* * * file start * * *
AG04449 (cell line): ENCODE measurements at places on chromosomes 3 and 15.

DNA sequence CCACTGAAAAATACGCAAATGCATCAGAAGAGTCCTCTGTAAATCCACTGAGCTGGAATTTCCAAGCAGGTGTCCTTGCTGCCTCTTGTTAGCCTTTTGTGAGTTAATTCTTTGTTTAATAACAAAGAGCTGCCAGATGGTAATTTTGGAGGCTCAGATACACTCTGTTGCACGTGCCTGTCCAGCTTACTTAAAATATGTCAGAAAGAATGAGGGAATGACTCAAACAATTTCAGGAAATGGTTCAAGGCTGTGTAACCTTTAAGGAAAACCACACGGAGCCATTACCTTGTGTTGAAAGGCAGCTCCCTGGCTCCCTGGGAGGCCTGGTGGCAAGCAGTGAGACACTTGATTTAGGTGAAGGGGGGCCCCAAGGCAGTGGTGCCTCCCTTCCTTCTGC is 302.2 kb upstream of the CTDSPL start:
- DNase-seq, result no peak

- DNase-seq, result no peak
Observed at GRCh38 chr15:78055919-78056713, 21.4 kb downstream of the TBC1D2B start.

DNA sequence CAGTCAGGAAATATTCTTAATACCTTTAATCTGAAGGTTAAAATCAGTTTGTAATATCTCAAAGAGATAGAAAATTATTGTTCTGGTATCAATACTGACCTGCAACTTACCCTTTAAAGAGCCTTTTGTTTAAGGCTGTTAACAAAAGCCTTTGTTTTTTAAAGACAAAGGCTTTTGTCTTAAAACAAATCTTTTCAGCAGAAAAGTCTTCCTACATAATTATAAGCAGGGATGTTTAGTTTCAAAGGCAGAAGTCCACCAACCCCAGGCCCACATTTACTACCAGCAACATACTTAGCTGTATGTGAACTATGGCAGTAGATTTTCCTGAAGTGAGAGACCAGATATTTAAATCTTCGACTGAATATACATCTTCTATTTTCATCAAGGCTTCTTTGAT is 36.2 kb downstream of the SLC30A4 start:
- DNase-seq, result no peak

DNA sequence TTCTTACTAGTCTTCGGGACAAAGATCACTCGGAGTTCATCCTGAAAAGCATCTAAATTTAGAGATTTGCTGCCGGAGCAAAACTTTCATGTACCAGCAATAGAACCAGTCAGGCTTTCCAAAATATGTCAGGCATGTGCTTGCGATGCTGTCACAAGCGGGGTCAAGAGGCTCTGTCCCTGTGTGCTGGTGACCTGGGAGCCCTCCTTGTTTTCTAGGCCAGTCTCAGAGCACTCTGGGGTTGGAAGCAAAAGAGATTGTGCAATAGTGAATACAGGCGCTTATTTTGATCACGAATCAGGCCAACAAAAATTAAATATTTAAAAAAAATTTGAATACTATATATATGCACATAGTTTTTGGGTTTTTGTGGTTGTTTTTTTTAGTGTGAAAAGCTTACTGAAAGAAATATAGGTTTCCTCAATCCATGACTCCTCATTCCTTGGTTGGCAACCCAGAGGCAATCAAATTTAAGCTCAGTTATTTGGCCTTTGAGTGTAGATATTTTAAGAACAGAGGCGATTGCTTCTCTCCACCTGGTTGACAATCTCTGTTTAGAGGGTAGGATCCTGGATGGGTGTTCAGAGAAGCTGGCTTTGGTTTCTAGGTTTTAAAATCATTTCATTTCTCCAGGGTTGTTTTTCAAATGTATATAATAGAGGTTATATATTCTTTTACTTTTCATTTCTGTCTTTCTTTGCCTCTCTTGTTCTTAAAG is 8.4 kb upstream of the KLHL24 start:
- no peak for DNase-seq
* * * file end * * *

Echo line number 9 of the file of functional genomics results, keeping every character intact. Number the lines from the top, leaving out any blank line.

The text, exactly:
- no peak for DNase-seq